Stream Water

Person standing in creek with water quality monitoring gear
A Hydrologic Tech, sets up monitoring equipment in Owens Creek at Catoctin Mountain Park. Photo: NPS/Nortrup

The entire National Capital Region Network (NCRN) is part of the 64,000 square mile watershed of the Chesapeake Bay, the largest estuary in the United States. The vast majority of NCRN park streams fall within the Potomac River watershed, the Bay's second-largest tributary, and a few small parts of National Capital Parks - East (the Suitland Parkway and Baltimore and Washington Parkway) lie within the Patuxent River watershed.

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Water chemistry, nutrient dynamics, and surface water dynamics can all effect the productivity of ecosystems, shift the abundance and distribution of species, and alter nutrient cycles. All are important in maintaining a healthy habitat for aquatic organisms, wildlife, plants, and humans.


The NCRN monitors water in non-tidal, first through fourth order streams in NCRN parks. Water chemistry parameters measured include temperature, pH, specific conductance, salinity, acid neutralizing capacity, and dissolved oxygen. Nutrient dynamics parameters measured include total nitrate (NO3), and total phosphorous (PO4). Surface water dynamics parameters measured include flow, discharge, water depth, and wetted width.

Water monitoring occurs at 37 stream sites spread across Antietam National Battlefield, Catoctin Mountain Park, Harpers Ferry National Historical Park, George Washington Memorial Parkway, Manassas National Battlefield Park, Monocacy National Battlefield, National Capital Parks - East, Prince William Forest Park, Rock Creek Park, and Wolf Trap National Park for the Performing Arts. This monitoring evaluates potential stressors in NCRN waters and complies with relevant environmental legislation and NPS mandates.

From the start of monitoring in June 2005 until October 2013, monitoring was done monthly. In October 2013, NCRN shifted to monitoring every three months. Also, starting in October 2012, a extremeley detailed monitoring began at 7 sites using continuous data logging devices that take measurements every 15 minutes. This continuous monitoring is best for capturing data that fluctuates on a daily basis or with storm events and is used to measure: conductivity, dissolved oxygen, air & water temperature, water level, and air pressure.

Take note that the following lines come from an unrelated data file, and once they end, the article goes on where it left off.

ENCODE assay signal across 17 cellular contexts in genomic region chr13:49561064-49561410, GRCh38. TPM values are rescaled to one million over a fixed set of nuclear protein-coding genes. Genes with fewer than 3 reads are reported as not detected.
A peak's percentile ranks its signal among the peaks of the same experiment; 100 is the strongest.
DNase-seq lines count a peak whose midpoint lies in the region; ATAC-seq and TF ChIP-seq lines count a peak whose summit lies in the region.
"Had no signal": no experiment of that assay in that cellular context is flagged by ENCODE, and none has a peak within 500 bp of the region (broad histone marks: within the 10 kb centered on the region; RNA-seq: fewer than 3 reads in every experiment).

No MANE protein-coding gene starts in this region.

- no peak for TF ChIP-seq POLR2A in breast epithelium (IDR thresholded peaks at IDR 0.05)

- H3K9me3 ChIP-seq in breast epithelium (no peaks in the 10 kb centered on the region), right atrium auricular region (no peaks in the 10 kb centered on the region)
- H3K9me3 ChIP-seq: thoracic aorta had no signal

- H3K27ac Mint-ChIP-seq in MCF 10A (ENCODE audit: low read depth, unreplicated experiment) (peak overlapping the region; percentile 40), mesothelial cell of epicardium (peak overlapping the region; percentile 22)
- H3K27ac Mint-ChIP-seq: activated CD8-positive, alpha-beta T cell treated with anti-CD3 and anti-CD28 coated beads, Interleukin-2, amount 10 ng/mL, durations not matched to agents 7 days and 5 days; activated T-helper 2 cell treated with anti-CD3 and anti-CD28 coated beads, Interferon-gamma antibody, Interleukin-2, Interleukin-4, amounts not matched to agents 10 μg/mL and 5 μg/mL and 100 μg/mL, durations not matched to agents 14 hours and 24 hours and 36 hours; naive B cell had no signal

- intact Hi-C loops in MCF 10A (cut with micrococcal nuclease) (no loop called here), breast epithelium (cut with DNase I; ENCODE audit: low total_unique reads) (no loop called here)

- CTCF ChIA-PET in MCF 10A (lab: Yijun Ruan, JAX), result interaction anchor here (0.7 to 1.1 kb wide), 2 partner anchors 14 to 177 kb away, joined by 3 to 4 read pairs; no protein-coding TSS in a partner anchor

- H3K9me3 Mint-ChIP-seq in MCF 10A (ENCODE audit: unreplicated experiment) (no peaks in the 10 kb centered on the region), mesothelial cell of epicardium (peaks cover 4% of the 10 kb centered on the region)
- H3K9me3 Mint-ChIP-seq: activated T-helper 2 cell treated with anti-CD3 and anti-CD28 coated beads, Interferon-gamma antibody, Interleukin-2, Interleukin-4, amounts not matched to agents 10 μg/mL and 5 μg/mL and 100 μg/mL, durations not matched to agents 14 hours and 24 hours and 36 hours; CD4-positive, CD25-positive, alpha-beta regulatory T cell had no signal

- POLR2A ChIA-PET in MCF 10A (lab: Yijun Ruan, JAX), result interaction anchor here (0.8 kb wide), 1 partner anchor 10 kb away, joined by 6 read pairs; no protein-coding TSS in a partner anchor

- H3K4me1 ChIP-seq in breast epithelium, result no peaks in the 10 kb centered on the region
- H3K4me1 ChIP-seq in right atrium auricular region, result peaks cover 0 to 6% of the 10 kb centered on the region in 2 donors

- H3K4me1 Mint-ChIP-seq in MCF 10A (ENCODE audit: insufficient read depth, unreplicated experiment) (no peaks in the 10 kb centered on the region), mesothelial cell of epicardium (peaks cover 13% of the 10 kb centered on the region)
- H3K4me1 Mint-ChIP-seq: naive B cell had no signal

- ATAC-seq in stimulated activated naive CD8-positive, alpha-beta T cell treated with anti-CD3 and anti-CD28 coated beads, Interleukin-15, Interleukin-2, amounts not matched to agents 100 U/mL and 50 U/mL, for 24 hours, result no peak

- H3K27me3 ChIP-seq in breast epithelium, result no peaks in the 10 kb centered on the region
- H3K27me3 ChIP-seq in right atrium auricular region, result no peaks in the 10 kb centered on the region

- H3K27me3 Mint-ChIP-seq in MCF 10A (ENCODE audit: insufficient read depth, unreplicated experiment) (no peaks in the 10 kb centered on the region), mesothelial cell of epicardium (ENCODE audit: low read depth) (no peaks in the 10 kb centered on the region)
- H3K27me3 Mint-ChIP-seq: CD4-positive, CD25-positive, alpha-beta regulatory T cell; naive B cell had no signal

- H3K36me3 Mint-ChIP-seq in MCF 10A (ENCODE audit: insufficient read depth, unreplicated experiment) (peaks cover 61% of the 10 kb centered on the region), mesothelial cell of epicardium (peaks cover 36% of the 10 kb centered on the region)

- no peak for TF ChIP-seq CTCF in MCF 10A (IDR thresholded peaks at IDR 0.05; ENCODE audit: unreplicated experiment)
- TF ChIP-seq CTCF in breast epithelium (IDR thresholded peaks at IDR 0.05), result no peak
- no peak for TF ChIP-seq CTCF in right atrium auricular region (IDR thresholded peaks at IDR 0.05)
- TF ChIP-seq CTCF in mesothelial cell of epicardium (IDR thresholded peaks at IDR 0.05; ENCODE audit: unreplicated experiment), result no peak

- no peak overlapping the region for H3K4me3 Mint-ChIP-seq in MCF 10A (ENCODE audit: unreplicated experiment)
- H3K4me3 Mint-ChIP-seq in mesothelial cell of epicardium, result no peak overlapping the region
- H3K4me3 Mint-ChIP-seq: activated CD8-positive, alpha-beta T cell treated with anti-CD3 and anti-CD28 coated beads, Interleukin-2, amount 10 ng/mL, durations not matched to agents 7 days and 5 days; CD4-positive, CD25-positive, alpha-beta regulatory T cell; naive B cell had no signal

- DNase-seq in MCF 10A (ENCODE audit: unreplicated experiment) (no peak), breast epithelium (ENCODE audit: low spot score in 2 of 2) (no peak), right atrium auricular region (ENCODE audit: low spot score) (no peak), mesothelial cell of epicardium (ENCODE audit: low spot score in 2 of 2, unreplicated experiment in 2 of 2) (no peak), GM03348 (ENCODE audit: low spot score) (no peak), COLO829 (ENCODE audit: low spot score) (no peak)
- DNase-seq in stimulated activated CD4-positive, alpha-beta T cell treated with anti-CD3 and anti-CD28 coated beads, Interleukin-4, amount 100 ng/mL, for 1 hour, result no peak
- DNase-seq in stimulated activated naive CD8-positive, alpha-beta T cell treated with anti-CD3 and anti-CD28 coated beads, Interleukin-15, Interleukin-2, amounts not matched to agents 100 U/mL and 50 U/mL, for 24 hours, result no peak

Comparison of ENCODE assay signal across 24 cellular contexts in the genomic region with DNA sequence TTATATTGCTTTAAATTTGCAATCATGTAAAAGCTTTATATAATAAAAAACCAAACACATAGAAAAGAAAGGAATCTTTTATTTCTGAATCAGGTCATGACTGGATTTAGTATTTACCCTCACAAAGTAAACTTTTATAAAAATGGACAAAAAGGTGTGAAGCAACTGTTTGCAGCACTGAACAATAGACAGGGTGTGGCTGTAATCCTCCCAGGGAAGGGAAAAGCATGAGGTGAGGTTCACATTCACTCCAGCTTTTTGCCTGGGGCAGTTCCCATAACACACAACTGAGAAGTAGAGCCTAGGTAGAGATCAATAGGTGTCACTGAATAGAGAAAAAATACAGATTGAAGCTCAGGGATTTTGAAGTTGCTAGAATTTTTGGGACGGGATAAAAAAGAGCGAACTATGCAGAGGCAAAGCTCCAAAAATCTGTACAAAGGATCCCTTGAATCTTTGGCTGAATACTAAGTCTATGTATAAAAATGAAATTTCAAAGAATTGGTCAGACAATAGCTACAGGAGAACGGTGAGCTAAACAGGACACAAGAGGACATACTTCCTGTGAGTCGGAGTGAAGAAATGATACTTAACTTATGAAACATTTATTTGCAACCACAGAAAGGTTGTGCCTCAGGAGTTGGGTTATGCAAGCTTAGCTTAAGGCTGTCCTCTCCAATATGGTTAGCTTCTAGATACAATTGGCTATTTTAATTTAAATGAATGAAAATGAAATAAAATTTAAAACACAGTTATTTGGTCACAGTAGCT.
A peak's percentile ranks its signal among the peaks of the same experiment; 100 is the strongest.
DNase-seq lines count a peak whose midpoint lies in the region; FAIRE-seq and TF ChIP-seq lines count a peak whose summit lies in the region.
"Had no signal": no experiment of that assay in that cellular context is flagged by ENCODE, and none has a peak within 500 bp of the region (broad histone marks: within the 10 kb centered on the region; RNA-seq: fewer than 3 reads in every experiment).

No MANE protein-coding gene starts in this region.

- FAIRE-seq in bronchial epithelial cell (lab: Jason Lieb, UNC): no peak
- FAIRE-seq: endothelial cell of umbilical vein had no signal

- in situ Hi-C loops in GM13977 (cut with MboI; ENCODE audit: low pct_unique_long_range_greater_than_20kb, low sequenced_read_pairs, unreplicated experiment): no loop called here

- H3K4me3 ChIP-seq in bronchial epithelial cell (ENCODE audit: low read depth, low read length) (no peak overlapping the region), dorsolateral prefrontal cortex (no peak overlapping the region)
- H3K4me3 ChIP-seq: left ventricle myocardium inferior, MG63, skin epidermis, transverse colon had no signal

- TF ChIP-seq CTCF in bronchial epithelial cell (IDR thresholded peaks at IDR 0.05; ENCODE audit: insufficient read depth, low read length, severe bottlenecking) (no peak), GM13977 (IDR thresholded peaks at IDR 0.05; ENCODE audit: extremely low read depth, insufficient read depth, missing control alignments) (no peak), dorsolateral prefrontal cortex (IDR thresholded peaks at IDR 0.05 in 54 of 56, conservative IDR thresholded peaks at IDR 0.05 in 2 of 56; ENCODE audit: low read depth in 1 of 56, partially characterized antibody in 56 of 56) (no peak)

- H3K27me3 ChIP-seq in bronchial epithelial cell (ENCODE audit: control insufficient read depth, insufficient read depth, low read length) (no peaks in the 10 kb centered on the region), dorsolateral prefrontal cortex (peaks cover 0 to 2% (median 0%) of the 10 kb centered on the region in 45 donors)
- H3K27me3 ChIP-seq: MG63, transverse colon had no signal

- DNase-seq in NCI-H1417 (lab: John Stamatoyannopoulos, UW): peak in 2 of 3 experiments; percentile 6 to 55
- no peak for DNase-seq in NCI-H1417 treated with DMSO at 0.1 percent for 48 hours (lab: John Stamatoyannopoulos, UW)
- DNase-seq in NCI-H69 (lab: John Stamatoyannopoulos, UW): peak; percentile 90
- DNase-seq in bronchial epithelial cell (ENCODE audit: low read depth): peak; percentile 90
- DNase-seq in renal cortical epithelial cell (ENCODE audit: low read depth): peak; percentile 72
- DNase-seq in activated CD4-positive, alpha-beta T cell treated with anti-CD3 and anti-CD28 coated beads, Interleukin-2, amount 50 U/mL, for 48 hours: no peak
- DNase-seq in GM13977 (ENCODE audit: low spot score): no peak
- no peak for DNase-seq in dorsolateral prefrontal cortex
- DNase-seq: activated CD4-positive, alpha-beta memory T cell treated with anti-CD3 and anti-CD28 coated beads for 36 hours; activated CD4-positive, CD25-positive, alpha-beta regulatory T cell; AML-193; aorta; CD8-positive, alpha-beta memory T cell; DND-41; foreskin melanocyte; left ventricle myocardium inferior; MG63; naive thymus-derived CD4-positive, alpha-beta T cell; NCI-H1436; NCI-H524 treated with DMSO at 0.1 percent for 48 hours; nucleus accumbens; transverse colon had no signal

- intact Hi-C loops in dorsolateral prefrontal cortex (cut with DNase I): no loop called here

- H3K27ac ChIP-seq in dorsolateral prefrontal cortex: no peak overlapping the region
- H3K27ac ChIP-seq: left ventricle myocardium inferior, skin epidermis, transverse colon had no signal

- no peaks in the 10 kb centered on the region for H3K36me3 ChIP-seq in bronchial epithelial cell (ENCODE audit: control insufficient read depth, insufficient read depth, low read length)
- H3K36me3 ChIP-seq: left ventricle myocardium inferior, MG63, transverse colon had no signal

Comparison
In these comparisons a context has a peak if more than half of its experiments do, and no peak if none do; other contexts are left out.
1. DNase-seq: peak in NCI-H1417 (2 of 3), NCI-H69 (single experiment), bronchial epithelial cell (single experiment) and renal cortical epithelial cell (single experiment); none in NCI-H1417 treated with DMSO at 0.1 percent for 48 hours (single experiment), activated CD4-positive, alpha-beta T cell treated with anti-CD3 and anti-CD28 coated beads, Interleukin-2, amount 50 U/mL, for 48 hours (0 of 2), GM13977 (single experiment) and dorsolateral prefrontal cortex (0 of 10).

Assess variance in temperature, specific conductance, pH, dissolved oxygen (DO), nutrients and acid neutralizing capacity (ANC) in priority streams of the NCRN, on a monthly and seasonal basis as well as over the long term.

  • Assess trends in temperature, specific conductance, pH, DO, nutrients and ANC
  • Assess stream condition by comparing results against these thresholds:
    • Biological (determined through literature search).
    • Drinking water standards.
    • Environmental Protection Agency and state designated use standards.
    • Or previous variability.
  • Assess variability and trends of the flow volume (discharge) of surface water in major streams of NCRN parks.
  • Assess the availability of sufficient water for ecological, recreational, and aesthetic purposes of the parks.


Resource Briefs

Source: Data Store Saved Search 1620. To search for additional information, visit the Data Store.


Source: Data Store Saved Search 1305. To search for additional information, visit the Data Store.


Source: Data Store Saved Search 1615. To search for additional information, visit the Data Store.


Query NCR Water Data at EPA Storet.

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    Last updated: May 18, 2022